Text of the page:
The fossil record and the origin of ticks revisited

The fossil record and the origin of ticks revisited The fossil record of ticks has been classically used to discern the probable vicariance events of these arthropods, and to date the split moments of the different lineages. Although new techniques based on molecular clock methods are already available, tick fossil record still stands as a valuable source of information if correctly interpreted. Here we report about a male specimen of Ornithodoros (Alectorobius) sp. found in Dominican amber of about 25 millions years, illustrating its main morphological features. We also discuss the findings in a recent paper, which may contain unreliable interpretations on some fossil ticks. We support previous data on the presence of Argasidae in Miocene Dominican amber, and provide comments on the presence of ticks in Burmese amber. We further elaborate on the spread of ticks in the light of the record and description of a new family found in Cretaceous amber. http://www.deepdyve.com/assets/images/DeepDyve-Logo-lg.png Experimental and Applied Acarology Springer Journals

The fossil record and the origin of ticks revisited

Loading next page...
 
/lp/springer_journal/the-fossil-record-and-the-origin-of-ticks-revisited-DBl9QkmWlG
Publisher
Springer International Publishing
Copyright
Copyright © 2018 by Springer International Publishing AG, part of Springer Nature
Subject
Life Sciences; Entomology; Animal Systematics/Taxonomy/Biogeography; Animal Genetics and Genomics; Animal Ecology; Life Sciences, general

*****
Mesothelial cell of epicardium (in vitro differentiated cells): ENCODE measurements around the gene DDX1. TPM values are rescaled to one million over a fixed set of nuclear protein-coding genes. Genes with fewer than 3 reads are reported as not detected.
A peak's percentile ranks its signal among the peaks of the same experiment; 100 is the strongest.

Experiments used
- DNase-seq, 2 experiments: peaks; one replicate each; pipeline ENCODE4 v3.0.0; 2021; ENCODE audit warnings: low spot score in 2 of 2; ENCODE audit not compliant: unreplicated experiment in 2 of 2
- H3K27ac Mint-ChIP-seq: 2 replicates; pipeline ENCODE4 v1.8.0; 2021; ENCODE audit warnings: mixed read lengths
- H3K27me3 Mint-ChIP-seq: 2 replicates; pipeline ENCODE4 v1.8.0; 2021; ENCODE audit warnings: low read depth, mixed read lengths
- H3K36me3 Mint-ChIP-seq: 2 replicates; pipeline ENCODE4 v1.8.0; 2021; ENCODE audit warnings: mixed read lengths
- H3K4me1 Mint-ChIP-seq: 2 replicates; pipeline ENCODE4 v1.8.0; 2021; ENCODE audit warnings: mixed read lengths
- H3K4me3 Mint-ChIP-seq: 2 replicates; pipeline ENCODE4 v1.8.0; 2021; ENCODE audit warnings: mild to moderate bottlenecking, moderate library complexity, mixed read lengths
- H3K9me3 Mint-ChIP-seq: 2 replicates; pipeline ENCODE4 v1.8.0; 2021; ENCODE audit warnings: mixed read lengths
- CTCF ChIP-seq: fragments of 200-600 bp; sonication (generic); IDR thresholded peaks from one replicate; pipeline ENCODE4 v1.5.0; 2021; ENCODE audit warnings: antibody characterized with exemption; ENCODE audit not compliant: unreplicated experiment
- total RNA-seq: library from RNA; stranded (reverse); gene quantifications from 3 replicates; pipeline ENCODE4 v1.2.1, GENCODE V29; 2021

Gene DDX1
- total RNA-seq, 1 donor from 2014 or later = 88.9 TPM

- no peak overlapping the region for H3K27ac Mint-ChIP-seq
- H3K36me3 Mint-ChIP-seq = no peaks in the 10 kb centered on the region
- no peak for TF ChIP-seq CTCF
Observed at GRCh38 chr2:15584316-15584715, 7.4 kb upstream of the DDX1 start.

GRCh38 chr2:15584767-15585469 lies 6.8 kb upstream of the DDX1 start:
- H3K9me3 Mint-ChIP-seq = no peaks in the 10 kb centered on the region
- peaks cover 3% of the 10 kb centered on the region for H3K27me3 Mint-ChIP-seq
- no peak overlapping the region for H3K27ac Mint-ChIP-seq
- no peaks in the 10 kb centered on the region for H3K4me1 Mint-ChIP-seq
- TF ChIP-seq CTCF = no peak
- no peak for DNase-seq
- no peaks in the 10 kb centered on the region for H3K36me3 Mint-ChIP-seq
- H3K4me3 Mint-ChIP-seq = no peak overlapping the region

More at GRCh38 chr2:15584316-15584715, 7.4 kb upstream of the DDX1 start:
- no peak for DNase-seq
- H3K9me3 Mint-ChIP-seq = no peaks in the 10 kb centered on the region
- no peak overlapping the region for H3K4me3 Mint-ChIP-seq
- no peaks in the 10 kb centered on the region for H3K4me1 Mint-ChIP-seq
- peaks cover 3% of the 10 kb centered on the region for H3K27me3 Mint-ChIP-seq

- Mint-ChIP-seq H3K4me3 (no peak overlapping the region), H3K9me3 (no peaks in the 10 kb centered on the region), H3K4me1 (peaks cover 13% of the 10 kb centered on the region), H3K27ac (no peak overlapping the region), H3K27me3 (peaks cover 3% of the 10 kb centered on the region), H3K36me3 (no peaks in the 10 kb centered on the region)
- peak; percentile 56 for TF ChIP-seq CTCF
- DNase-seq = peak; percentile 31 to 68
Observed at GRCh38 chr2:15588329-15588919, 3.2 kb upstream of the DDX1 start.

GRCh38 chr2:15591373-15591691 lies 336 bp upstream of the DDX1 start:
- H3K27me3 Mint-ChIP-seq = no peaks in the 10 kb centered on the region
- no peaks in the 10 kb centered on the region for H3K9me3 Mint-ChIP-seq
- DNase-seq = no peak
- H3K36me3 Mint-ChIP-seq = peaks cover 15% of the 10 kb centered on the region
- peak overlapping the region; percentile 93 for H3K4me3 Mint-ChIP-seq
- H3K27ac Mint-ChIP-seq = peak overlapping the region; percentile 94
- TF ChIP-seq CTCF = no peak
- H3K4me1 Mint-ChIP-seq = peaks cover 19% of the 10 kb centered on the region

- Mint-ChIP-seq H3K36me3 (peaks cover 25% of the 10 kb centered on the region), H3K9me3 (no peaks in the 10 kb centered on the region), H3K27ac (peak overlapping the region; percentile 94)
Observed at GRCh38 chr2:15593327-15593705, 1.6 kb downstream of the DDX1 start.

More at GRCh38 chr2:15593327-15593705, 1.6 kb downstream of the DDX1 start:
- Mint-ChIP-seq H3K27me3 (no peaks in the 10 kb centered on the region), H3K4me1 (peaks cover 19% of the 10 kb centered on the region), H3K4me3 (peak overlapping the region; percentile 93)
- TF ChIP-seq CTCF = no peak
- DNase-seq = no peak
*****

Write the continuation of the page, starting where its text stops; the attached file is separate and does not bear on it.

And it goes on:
ISSN
0168-8162
eISSN
1572-9702
D.O.I.
10.1007/s10493-018-0261-z
Publisher site
See Article on Publisher Site

Abstract

The fossil record of ticks has been classically used to discern the probable vicariance events of these arthropods, and to date the split moments of the different lineages. Although new techniques based on molecular clock methods are already available, tick fossil record still stands as a valuable source of information if correctly interpreted. Here we report about a male specimen of Ornithodoros (Alectorobius) sp. found in Dominican amber of about 25 millions years, illustrating its main morphological features. We also discuss the findings in a recent paper, which may contain unreliable interpretations on some fossil ticks. We support previous data on the presence of Argasidae in Miocene Dominican amber, and provide comments on the presence of ticks in Burmese amber. We further elaborate on the spread of ticks in the light of the record and description of a new family found in Cretaceous amber.

Journal

Experimental and Applied AcarologySpringer Journals

Published: May 2, 2018

References

You’re reading a free preview. Subscribe to read the entire article.


DeepDyve is your
personal research library

It’s your single place to instantly
discover and read the research
that matters to you.

Enjoy affordable access to
over 18 million articles from more than
15,000 peer-reviewed journals.

All for just $49/month

Explore the DeepDyve Library

Search

Query the DeepDyve database, plus search all of PubMed and Google Scholar seamlessly

Organize

Save any article or search result from DeepDyve, PubMed, and Google Scholar... all in one place.

Access

Get unlimited, online access to over 18 million full-text articles from more than 15,000 scientific journals.

Your journals are on DeepDyve

Read from thousands of the leading scholarly journals from SpringerNature, Elsevier, Wiley-Blackwell, Oxford University Press and more.

All the latest content is available, no embargo periods.

See the journals in your area

DeepDyve

Freelancer

DeepDyve

Pro

Price

FREE

$49/month
$360/year

Save searches from
Google Scholar,
PubMed

Create lists to
organize your research

Export lists, citations

Read DeepDyve articles

Abstract access only

Unlimited access to over
18 million full-text articles

Print

20 pages / month

PDF Discount

20% off